- DraftKings CEO and co-founder Jason Robins tells CNBC his aspiration is to be valued 'like the great tech companies.'
- He says SPAC market may be overheating: 'not a fit for everyone.'
- Sports betting is just the start of DraftKings ‘vision’ to be the hub of gambling on many aspects of life.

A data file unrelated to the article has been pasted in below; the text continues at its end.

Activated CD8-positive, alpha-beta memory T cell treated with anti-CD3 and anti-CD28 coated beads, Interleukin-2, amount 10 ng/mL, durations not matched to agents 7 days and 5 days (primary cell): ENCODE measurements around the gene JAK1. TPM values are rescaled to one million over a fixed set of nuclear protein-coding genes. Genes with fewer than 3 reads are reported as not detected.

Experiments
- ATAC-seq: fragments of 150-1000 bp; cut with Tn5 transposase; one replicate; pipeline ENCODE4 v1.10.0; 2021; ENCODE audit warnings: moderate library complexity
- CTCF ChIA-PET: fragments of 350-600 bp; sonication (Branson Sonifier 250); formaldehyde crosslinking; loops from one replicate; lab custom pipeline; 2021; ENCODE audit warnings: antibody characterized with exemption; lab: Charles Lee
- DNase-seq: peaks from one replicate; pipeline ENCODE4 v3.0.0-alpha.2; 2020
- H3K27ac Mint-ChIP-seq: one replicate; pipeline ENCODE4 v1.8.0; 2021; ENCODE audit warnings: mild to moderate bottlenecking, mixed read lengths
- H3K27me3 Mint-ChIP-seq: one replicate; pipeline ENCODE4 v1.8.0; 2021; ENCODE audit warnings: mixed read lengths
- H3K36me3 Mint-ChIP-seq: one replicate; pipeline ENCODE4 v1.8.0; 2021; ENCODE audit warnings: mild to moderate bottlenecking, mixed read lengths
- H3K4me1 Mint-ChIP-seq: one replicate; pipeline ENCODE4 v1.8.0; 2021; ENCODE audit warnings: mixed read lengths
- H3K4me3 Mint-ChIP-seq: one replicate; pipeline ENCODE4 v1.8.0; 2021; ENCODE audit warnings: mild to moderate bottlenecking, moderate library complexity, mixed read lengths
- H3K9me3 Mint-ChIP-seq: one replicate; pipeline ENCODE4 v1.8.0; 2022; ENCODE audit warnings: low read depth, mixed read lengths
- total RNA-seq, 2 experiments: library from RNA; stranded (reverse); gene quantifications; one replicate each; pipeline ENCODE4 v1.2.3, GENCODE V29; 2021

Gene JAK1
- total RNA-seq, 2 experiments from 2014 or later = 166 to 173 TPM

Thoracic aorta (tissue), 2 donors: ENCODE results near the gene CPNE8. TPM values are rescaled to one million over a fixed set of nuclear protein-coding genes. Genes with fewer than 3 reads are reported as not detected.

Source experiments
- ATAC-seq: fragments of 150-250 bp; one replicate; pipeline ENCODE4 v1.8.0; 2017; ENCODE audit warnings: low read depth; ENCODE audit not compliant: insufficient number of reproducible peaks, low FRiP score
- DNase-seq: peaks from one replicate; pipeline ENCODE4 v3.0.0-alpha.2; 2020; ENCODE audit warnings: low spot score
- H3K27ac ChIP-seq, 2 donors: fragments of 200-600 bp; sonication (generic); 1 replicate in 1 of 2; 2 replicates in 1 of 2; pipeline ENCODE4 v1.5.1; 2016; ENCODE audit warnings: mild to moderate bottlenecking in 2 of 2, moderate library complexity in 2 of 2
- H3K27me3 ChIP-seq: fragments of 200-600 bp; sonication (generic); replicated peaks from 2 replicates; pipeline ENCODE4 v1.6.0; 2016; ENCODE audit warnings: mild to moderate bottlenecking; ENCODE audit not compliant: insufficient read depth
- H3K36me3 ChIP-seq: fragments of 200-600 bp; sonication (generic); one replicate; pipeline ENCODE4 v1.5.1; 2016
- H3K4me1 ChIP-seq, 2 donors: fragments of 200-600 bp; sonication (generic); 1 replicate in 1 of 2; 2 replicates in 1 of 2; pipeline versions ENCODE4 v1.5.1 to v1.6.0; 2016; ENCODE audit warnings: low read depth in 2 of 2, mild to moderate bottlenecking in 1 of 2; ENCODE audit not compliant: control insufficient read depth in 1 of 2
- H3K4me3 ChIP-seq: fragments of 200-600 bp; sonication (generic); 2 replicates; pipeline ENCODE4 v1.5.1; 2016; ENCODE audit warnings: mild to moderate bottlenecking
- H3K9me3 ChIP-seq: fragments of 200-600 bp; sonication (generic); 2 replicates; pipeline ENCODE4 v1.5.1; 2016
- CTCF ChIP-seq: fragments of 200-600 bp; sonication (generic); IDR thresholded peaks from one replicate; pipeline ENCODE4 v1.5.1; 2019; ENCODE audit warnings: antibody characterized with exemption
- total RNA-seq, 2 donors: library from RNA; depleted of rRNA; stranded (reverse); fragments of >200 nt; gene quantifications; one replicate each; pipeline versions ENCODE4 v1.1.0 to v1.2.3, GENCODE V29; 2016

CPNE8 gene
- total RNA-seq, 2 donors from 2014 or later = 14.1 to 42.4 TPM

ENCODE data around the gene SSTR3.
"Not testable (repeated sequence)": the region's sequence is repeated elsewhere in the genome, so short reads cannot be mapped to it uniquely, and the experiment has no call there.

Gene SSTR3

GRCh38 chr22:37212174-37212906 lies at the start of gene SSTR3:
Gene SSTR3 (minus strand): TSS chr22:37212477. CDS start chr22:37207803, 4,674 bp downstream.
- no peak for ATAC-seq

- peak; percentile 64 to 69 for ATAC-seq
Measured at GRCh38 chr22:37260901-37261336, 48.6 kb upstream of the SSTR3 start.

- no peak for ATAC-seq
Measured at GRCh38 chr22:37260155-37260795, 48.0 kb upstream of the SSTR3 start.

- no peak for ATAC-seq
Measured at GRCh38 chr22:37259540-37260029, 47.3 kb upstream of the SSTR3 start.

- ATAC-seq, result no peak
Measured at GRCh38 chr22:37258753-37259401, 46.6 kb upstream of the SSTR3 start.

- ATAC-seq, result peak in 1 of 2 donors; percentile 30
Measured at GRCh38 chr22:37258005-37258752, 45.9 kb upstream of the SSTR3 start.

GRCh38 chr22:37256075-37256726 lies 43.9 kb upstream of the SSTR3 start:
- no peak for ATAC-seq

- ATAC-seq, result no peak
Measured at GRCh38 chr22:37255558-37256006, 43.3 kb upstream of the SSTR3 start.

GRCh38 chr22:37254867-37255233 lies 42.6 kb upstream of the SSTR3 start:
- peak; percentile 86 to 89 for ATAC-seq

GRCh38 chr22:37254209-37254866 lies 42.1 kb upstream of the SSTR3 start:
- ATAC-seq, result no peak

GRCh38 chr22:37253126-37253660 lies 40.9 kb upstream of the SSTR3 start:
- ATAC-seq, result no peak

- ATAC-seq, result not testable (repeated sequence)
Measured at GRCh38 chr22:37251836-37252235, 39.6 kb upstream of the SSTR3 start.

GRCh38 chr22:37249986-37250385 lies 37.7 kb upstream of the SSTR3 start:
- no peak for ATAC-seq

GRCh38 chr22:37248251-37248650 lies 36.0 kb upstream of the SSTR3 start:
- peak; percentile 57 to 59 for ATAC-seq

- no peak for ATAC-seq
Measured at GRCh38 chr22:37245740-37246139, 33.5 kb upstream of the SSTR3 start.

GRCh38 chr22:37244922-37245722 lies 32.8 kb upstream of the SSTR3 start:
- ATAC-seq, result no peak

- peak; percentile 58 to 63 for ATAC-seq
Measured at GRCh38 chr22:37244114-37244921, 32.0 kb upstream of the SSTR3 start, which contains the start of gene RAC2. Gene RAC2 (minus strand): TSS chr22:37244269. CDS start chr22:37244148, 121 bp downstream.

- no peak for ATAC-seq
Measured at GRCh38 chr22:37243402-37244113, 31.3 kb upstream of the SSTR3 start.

A View from the Top is a Q & A series exclusively available on CNBC Pro . Alex Sherman will regularly speak with a business leader about decision-making, investing and industry news. Special purpose acquisition companies are all the rage on Wall Street now, and there's little doubt the craze has a lot to do with the success of DraftKings, which debuted as a $3 billion company and quickly surged to a market valuation of more than $12 billion. While growth companies like DraftKings have historically avoided SPACs, the company's success has opened the eyes of entrepreneurs, executives and investors that there's a new way to go public. But while DraftKings co-founder and CEO Jason Robins is pleased to have started a trend, he tells CNBC that "if that's all we ever accomplish, then shame on us." He explains how his long-term vision for the company involves betting of all kinds — not just sports — and says that while there is not a comparable company to DraftKings today, he eventually wants to be compared to the "major distruptors: Amazon, Alphabet, Facebook and Apple." Here's the full Q & A: (This interview has been lightly edited for length and clarity.) Alex Sherman, CNBC: My mom is in an investment club. And she asked me, 'Should I buy DraftKings?' What are the comparable companies?' And I said, to be honest, I'm not 100% sure how the company comps itself but I'll ask the CEO what he tells his own theoretical investors or shareholders. So maybe you can help me understand how you value the company? Jason Robins , DraftKings Co-founder and CEO : Well, I think one of the things I don't have to do, thankfully, is value the company. That's something that I let the market do, and I think from my end, really, we want to be in a class of our own. Our aspiration is to be like many of the great tech companies out there, viewed in sort of our own category, and if anything comp to those major disruptors, companies like Amazon, Alphabet, Facebook, Apple. I am by no means saying that's what we should be compared to now. I think we have a lot of work ahead of us before we... You don't think you're quite at the $1 trillion valuation mark? Not quite now. I hope to get there one day, but I think we have a lot of work ahead of us to be mentioned in the same breath as those companies. But that's our aspiration. We kind of talk about it as our goal is to be incomparable. We want people to view us as so disruptive and so growth-oriented and have such limitless potential that there really isn't anything else out there that you can point to and say, yeah, that's a perfect comp for DraftKings. And yet there are competitors certainly out there. There are fairly arduous barriers to entry i